Notes on Buddhist Philosophy
Important: Please read the Disclaimer at the foot of this article
The “truth” that things change.
This is the “axiom of Buddhist Philosphy”. The only thing take as “a given”. Every other concept follows from this axiom.
The belief that (some) things don’t change.
Formations (Sankhara) or “Things”
Things composed or formed of other things.
There can be no “things” without ignorance. A “thing” achieves its “thingness” from certainty. For a “thing” to be “a thing”, that quality (“thingness”) which make it “the thing” should remain unchanged.
At the same time, there can be no ignorance, without things. To believe in certainty, one has to believe in “the certainty of some thing”. Without that thing, certainty has no meaning.
A flow of things believed to be unchanging, changing.
As long as the set of things believed to be constant stay constant, all things appear to be constant and fixed. However, the moment when (inevitably) something changes, all things appear to move from one state, to a new state. Creating a flow.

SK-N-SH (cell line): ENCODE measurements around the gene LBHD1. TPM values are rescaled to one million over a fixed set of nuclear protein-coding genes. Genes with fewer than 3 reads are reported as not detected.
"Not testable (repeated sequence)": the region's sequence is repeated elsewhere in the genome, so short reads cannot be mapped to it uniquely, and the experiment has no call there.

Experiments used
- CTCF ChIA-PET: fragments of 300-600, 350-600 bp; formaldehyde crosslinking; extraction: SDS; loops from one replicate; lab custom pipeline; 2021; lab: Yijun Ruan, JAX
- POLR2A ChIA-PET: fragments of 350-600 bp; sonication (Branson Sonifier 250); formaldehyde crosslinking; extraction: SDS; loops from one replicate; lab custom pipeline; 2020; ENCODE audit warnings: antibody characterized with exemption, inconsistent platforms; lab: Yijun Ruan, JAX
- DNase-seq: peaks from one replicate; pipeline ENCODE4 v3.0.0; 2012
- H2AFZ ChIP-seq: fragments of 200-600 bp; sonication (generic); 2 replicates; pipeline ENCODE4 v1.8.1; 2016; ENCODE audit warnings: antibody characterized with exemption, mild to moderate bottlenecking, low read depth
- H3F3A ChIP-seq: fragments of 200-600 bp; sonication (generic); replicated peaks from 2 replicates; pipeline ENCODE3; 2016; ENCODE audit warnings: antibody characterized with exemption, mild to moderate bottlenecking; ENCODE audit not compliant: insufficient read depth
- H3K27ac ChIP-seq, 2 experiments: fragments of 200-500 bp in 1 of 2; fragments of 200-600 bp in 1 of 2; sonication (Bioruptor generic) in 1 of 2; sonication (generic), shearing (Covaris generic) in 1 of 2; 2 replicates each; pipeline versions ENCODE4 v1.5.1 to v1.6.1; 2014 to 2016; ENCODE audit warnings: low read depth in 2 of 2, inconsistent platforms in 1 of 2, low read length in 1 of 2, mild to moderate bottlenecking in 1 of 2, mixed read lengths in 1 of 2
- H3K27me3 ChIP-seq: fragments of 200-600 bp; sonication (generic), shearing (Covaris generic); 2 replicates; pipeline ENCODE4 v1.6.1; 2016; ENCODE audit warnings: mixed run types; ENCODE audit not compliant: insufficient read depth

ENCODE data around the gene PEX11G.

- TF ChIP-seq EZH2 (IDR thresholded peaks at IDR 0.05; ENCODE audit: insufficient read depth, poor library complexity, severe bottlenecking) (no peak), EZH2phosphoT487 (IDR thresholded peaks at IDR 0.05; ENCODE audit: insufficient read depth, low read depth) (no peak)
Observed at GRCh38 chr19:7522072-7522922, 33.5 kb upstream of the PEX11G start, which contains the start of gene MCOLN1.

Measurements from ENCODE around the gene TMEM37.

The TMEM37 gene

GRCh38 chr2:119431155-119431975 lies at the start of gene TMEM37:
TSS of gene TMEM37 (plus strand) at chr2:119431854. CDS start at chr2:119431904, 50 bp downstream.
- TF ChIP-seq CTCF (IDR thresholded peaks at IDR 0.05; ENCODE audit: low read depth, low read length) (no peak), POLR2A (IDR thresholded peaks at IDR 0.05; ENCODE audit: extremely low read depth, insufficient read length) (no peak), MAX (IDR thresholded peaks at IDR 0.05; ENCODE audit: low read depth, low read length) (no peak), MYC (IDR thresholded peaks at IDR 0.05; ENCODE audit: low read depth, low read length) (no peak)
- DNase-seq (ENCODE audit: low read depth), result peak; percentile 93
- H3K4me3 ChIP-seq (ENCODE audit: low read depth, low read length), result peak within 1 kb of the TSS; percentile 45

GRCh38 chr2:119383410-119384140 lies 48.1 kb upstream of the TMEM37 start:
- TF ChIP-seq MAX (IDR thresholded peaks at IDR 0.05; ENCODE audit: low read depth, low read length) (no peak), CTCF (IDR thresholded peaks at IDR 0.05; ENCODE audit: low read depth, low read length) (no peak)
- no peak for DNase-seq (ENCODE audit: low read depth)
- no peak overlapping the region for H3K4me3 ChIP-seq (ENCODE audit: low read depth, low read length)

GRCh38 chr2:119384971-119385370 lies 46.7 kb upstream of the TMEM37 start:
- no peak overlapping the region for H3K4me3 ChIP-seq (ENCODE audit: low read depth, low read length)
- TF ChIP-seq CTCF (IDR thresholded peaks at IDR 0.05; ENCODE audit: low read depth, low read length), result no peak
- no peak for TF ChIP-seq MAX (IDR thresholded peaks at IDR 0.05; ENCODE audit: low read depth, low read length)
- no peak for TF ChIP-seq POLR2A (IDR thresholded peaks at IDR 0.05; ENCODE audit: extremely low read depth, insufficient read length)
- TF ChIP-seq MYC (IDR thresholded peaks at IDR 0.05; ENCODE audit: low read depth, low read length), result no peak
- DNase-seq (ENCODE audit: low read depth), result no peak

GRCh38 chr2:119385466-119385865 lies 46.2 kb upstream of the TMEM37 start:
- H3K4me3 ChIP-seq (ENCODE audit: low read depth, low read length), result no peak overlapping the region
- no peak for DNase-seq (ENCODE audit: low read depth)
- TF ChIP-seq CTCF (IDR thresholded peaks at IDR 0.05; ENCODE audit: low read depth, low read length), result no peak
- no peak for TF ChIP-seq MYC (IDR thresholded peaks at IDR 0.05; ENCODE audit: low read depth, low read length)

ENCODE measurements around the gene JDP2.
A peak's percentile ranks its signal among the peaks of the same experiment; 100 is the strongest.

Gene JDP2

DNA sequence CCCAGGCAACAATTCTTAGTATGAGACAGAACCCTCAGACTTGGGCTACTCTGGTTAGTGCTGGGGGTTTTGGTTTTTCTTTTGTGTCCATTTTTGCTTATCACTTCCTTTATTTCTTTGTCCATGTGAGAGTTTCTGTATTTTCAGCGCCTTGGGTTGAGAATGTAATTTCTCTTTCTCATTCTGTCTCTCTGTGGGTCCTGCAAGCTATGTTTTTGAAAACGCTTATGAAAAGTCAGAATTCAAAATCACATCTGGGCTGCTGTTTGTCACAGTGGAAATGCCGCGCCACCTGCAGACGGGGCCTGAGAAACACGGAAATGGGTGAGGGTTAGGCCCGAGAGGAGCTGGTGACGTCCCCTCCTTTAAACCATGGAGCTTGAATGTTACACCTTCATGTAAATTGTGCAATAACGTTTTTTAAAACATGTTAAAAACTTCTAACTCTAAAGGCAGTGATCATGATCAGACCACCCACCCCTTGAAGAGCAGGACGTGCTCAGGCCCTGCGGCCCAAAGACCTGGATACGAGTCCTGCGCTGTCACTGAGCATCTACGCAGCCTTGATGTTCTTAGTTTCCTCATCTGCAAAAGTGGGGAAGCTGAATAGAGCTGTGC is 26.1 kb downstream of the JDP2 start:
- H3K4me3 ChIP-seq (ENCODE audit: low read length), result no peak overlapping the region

Dependent Origination (Pratityasamutpada)
When two or more concepts depend on the existence of all others for their own existence. Where one cannot exist without all the others.
For example, things and ignorance dependently originate.
This is superficially similar, but different from the concept of “causality”. When we say “A causes B” (e.g. The grandmother causes the grandson), the A many exist without B (as many women might not have grandsons). But when we say “A and B are dependently originated”, A (or B) cannot exist without B (or A).
Also, in some sense, dependently originated concepts might be said to be logically equivalent.
The feeling of unsatisfactoriness/disappointment/dissatisfaction, when things believed to be certain, turn out to be uncertain.
Many concepts of Buddhist Philosophy transcend language.
Hence, on the one hand, “language aides” (like notes, glossaries and dictionaries) are superfluous for proper understanding and “internalisation” of these concepts.
On the other hand, it is challenging to study most topics (Buddhist Philosophy included) without some books and some conversation. Both of which require language.
On the third hand, especially with Buddhist Philosophy, what one “understands” through language might be misleading. Or even blatantly wrong. Hence, language and language aides, like this set of notes, must be approached with caution. At best, they are vague sign-posts. And not destinations.